Suburban Angst? No Thanks

Contrary to their dismal depiction in novels and films, suburbs are very satisfying places to live, according to a new survey.

"Suburban angst makes for good novels and films, but people who live between the country and the city in the United States like their lawns and driveways.

Suburbanites are significantly more satisfied with their communities than people who live in cities, small towns or rural areas, according to a survey by the Pew Research Center's Social & Demographics Trends Project.

More than 40 per cent of suburban residents rated their communities as satisfying places to live, compared with 34 per cent of urban dwellers, 29 per cent of people living in the countryside and 25 per cent of people living in small towns."

Full Story: Satisfaction in the suburbs



There's more to it than satisfaction

There so much more to this story than what this article gets into. Even if more residents are happy with the suburbs, it doesn't change the fact that they are unworkable in many ways. While they work well for young families because parents see the big yards and cul-de-sacs as being safe, the benefits don't go much further. They aren't walkable for 'tweens, teenagers and the elderly (which makes for a lot more driving), good transit service is impossible because of the road layout, shopping trips create huge amounts of traffic because all trips are funnelled onto the same collector and arterial roads, emergency services have longer response times, long-term maintenance and service provision is more expensive for the municipalities, etc...

So even if people like them, they're not worth it the way they are currently designed and built. However, some small changes to the road network layout, the addition of sidewalks, the inclusion of commercial corridors through the neighbourhoods, the inclusion of some multi-family units (but not high-rises) nearer to the commercial corridors, and improved road and pedestrian links to adjacent neighbourhoods would go a long way to improving things while still maintaining the quiet and safe feeling of the suburbs that people seem to like so much. We don't have to throw away the 'burbs, just rethink them.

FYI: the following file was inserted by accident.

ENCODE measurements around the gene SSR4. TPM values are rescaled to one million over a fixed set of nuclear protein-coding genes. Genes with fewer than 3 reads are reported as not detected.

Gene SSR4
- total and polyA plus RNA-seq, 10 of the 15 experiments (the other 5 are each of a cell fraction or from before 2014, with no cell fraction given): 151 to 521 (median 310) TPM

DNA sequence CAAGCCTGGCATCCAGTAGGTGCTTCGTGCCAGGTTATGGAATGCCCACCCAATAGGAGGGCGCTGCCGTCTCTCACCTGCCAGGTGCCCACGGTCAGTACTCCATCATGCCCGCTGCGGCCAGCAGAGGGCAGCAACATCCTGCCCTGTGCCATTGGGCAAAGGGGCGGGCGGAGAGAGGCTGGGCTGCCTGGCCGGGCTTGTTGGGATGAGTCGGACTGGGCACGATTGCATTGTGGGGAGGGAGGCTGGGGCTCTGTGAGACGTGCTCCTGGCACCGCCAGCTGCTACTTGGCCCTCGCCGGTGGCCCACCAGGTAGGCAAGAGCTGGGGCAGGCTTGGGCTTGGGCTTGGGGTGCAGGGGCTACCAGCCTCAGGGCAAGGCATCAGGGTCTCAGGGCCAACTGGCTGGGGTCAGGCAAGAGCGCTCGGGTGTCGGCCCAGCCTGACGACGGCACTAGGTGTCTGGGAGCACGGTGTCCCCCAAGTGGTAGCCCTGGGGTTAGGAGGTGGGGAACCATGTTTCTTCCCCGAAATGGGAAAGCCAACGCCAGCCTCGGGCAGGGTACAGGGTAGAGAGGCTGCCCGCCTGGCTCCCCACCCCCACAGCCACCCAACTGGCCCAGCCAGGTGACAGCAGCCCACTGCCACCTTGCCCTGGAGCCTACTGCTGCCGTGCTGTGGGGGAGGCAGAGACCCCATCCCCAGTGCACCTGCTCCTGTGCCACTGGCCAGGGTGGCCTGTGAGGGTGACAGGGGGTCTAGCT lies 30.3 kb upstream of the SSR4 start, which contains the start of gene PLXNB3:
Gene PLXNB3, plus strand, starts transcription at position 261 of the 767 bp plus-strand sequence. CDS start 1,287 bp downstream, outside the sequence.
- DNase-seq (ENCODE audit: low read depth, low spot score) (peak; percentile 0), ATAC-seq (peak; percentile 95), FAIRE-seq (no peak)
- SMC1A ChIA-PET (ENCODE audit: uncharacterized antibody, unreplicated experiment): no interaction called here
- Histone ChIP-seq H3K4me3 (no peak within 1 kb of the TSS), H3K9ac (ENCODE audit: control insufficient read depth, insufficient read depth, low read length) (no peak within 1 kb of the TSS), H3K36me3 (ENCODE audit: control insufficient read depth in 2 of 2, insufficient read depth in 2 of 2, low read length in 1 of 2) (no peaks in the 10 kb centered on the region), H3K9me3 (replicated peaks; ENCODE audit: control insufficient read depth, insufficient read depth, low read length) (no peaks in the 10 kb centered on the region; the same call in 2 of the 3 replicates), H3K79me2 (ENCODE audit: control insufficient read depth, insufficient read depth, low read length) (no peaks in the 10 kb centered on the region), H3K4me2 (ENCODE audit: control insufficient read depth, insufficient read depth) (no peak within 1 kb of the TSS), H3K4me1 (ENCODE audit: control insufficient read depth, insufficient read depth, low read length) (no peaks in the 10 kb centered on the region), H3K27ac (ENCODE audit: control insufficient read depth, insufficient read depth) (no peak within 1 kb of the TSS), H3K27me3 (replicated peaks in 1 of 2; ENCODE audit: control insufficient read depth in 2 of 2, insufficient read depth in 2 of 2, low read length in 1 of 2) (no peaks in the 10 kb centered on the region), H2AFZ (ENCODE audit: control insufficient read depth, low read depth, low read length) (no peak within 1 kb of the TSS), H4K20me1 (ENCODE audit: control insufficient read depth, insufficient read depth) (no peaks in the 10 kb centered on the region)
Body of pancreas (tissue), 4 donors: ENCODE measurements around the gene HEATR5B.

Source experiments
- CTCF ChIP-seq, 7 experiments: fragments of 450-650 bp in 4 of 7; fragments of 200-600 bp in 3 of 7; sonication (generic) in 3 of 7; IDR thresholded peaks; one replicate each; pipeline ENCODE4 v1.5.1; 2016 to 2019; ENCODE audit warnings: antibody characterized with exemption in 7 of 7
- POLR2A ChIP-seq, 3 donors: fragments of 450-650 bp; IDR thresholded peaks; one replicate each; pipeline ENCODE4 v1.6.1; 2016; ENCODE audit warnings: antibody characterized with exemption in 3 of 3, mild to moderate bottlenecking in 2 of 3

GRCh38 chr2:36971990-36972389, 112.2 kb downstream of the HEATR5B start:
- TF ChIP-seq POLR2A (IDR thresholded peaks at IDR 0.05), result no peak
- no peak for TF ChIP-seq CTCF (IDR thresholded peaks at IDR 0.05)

Distorted Result On Suburban Satisfaction

I suspect that the results have more to do with the economic status of the neighborhoods than with their physical form. Suburbs tend to be middle class. Cities have more pockets of poverty, whose residents are likely to be less satisfied with their neighborhoods. Many small towns and rural areas are declining economically and losing residents, which obviously makes them less satisfying places to live.

People who live in the poor neighborhoods of cities are not dissatisfied with their communities because they are urban rather than suburban. They are dissatisfied with them because they have high levels of poverty and crime, substandard housing, and so on. Their dissatisfacion brings down the average level of satisfaction for the city as a whole.

If they want a valid result, they should compare urban and suburban neighborhoods with similar socio-economic characteristics.

Charles Siegel

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